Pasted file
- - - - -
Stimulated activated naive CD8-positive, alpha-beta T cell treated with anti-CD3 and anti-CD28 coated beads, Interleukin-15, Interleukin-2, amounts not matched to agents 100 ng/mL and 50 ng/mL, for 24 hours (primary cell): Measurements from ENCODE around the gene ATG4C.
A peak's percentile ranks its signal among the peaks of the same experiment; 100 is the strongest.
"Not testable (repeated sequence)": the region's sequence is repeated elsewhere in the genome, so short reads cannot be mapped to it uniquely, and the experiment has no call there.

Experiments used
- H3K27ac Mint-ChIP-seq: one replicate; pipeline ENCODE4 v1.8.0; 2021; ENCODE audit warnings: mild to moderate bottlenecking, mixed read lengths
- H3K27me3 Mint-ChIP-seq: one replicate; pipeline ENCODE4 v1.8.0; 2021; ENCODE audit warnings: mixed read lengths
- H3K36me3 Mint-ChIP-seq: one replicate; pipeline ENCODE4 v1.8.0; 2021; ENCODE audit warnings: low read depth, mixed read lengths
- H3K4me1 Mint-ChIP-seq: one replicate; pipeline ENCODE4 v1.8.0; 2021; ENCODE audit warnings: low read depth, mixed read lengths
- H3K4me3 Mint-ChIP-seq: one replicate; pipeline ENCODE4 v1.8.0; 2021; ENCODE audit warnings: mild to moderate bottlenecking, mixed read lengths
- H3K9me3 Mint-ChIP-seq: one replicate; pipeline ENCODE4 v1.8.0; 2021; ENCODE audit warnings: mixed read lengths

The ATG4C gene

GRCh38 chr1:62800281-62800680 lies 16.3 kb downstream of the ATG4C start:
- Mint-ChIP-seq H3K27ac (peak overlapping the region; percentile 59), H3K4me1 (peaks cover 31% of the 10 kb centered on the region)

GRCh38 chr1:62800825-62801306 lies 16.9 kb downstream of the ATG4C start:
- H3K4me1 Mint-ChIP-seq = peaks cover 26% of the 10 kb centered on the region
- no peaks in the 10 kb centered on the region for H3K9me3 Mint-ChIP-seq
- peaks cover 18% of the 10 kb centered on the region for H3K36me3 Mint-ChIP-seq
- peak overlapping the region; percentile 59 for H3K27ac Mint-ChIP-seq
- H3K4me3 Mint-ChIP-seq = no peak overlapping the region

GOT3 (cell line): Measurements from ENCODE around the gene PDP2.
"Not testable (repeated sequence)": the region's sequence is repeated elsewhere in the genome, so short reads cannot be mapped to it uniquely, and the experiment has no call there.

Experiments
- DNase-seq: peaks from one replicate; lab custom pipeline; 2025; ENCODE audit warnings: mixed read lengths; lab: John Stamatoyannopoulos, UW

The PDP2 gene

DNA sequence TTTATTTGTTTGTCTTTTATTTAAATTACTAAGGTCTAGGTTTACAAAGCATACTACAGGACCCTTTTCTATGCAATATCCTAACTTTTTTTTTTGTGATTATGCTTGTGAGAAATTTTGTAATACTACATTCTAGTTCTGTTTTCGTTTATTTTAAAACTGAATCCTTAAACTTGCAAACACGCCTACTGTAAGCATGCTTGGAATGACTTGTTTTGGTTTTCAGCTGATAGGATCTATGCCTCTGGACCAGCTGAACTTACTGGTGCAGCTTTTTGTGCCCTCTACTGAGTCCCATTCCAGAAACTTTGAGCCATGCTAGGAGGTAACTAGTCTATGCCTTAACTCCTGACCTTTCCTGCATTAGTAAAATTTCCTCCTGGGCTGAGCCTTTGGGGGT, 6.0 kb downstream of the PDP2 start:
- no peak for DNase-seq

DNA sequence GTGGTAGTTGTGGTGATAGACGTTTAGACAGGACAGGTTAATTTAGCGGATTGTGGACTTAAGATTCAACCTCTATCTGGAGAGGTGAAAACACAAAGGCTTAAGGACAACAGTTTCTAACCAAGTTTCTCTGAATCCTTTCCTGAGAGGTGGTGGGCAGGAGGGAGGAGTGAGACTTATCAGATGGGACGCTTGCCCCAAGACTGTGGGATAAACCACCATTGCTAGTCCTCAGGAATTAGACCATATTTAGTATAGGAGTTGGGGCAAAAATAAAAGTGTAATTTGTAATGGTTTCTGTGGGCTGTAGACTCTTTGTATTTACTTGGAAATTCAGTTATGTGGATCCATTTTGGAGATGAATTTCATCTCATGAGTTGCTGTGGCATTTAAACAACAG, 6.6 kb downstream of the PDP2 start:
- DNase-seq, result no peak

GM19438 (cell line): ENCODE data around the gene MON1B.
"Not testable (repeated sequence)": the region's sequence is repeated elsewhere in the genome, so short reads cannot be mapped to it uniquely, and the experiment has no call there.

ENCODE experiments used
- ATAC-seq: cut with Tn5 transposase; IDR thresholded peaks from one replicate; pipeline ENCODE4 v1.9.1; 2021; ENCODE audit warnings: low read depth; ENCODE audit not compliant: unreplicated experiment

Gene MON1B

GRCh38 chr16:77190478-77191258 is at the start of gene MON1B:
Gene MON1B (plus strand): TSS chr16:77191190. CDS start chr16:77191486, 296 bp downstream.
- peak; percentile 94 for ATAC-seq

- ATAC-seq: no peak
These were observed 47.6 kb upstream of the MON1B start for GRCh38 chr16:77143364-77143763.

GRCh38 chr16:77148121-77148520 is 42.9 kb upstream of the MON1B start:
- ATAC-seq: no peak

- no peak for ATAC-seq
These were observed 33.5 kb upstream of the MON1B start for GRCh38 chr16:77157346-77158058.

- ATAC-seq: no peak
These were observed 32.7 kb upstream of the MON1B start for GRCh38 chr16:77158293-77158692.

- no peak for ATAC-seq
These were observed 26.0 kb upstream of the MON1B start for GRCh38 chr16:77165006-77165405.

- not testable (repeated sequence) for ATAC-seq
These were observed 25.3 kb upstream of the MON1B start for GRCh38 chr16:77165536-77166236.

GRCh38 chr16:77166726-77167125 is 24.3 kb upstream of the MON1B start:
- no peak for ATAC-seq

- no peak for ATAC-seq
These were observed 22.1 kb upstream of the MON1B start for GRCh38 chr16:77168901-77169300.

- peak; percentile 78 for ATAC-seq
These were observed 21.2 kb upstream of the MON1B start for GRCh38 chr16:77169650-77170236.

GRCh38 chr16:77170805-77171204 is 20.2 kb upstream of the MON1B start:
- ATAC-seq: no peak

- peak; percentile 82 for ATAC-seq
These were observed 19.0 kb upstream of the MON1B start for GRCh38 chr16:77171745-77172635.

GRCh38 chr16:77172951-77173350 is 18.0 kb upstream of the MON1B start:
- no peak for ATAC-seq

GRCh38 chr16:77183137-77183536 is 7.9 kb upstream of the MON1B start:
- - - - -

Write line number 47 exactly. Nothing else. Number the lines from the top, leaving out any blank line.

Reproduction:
- not testable (repeated sequence) for ATAC-seq